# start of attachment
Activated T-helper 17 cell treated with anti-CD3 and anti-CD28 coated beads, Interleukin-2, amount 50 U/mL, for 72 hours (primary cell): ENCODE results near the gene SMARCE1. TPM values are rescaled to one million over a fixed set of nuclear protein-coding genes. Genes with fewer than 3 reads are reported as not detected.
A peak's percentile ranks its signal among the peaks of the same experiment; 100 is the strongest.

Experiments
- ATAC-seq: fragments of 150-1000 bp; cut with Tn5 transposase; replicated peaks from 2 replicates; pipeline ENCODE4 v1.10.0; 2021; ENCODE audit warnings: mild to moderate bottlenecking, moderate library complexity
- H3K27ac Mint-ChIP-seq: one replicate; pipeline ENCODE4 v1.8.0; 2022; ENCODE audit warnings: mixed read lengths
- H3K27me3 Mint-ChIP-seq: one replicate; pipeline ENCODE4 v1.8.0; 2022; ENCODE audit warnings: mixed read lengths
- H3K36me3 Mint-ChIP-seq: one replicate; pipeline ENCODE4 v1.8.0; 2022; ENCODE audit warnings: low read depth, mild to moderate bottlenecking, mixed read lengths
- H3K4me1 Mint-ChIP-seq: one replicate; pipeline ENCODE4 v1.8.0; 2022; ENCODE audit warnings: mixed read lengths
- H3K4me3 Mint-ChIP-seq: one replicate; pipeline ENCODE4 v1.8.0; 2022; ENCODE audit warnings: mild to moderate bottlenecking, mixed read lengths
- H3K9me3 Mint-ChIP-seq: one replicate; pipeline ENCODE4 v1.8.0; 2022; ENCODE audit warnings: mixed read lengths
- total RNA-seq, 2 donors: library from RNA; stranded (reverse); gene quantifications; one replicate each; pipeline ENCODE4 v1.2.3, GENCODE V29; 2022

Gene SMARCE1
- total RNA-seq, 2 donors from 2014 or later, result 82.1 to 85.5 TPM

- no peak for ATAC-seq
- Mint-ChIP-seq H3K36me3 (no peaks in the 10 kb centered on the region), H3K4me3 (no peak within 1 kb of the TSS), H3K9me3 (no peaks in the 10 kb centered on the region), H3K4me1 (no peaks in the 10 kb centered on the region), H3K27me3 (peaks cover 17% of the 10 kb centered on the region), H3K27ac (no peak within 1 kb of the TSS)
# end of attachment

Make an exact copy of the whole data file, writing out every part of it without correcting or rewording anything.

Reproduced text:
Activated T-helper 17 cell treated with anti-CD3 and anti-CD28 coated beads, Interleukin-2, amount 50 U/mL, for 72 hours (primary cell): ENCODE results near the gene SMARCE1. TPM values are rescaled to one million over a fixed set of nuclear protein-coding genes. Genes with fewer than 3 reads are reported as not detected.
A peak's percentile ranks its signal among the peaks of the same experiment; 100 is the strongest.

Experiments
- ATAC-seq: fragments of 150-1000 bp; cut with Tn5 transposase; replicated peaks from 2 replicates; pipeline ENCODE4 v1.10.0; 2021; ENCODE audit warnings: mild to moderate bottlenecking, moderate library complexity
- H3K27ac Mint-ChIP-seq: one replicate; pipeline ENCODE4 v1.8.0; 2022; ENCODE audit warnings: mixed read lengths
- H3K27me3 Mint-ChIP-seq: one replicate; pipeline ENCODE4 v1.8.0; 2022; ENCODE audit warnings: mixed read lengths
- H3K36me3 Mint-ChIP-seq: one replicate; pipeline ENCODE4 v1.8.0; 2022; ENCODE audit warnings: low read depth, mild to moderate bottlenecking, mixed read lengths
- H3K4me1 Mint-ChIP-seq: one replicate; pipeline ENCODE4 v1.8.0; 2022; ENCODE audit warnings: mixed read lengths
- H3K4me3 Mint-ChIP-seq: one replicate; pipeline ENCODE4 v1.8.0; 2022; ENCODE audit warnings: mild to moderate bottlenecking, mixed read lengths
- H3K9me3 Mint-ChIP-seq: one replicate; pipeline ENCODE4 v1.8.0; 2022; ENCODE audit warnings: mixed read lengths
- total RNA-seq, 2 donors: library from RNA; stranded (reverse); gene quantifications; one replicate each; pipeline ENCODE4 v1.2.3, GENCODE V29; 2022

Gene SMARCE1
- total RNA-seq, 2 donors from 2014 or later, result 82.1 to 85.5 TPM

- no peak for ATAC-seq
- Mint-ChIP-seq H3K36me3 (no peaks in the 10 kb centered on the region), H3K4me3 (no peak within 1 kb of the TSS), H3K9me3 (no peaks in the 10 kb centered on the region), H3K4me1 (no peaks in the 10 kb centered on the region), H3K27me3 (peaks cover 17% of the 10 kb centered on the region), H3K27ac (no peak within 1 kb of the TSS)